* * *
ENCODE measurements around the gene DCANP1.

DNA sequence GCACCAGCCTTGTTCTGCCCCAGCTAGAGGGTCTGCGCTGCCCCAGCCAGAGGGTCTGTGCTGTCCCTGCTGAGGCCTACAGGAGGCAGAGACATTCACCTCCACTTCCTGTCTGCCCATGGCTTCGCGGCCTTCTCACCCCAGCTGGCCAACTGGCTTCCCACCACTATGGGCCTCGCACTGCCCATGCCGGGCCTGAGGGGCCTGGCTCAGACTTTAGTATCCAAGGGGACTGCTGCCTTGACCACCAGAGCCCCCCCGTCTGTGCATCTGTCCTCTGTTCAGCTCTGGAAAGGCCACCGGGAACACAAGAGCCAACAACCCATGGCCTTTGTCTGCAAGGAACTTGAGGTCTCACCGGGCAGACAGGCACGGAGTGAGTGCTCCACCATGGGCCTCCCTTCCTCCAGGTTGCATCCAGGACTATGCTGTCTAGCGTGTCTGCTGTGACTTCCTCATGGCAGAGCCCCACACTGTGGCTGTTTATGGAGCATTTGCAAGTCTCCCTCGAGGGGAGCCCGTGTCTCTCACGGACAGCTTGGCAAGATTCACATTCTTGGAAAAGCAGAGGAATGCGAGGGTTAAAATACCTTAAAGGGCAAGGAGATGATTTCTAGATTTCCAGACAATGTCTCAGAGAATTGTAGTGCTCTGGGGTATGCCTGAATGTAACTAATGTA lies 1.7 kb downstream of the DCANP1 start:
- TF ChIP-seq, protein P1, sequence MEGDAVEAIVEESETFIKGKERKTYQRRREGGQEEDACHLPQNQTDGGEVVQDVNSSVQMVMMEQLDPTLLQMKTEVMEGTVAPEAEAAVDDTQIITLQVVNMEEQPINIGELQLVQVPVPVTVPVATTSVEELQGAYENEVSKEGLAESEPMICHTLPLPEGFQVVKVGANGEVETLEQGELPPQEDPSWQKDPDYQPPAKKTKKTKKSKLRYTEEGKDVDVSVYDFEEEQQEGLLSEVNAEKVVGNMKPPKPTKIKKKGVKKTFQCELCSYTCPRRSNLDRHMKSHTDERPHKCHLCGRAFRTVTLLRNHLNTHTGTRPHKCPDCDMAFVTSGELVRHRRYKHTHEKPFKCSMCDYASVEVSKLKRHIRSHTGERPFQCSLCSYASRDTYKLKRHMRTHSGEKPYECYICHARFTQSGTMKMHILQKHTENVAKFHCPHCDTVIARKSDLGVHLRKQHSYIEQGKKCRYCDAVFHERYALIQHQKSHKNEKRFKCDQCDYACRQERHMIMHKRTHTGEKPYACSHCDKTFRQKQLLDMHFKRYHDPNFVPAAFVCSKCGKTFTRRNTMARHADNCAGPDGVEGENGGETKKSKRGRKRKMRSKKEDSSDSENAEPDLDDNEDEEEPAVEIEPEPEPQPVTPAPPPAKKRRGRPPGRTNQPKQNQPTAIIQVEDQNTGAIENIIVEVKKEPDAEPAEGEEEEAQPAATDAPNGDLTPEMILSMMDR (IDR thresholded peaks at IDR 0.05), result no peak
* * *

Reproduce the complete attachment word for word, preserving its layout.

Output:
ENCODE measurements around the gene DCANP1.

DNA sequence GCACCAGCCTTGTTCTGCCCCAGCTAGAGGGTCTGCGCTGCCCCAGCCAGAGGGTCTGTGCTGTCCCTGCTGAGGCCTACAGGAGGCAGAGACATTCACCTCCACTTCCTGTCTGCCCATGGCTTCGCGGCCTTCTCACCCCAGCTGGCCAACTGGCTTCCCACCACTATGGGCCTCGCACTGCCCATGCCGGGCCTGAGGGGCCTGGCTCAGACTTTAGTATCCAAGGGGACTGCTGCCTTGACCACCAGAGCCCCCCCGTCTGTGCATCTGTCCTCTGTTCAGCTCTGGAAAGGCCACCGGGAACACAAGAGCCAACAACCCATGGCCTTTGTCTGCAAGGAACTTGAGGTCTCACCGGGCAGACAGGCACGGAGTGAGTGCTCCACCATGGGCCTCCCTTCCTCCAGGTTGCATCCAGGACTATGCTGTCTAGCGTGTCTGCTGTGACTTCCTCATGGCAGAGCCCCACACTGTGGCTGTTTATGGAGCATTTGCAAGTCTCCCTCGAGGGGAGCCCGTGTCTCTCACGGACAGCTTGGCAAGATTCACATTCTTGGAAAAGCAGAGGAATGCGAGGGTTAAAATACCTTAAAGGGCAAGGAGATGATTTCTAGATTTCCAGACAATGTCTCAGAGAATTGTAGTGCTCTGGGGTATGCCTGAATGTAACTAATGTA lies 1.7 kb downstream of the DCANP1 start:
- TF ChIP-seq, protein P1, sequence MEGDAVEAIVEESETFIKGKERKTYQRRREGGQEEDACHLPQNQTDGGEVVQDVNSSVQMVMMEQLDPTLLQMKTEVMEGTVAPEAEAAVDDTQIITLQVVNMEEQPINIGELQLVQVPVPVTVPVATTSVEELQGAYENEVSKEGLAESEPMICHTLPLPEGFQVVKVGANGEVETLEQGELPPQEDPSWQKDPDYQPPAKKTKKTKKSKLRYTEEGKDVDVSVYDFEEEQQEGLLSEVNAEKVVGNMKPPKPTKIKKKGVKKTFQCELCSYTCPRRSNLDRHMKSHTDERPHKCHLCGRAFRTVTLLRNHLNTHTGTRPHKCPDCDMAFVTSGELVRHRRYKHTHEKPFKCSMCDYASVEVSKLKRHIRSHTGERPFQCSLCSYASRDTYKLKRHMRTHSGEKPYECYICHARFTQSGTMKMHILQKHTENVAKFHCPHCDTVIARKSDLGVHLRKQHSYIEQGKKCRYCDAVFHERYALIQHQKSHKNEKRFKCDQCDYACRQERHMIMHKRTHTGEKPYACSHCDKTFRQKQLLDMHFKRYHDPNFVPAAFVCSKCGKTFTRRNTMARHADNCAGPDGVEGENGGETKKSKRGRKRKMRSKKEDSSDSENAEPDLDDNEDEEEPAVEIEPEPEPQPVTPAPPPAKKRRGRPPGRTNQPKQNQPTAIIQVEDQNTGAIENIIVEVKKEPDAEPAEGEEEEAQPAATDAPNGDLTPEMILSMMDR (IDR thresholded peaks at IDR 0.05), result no peak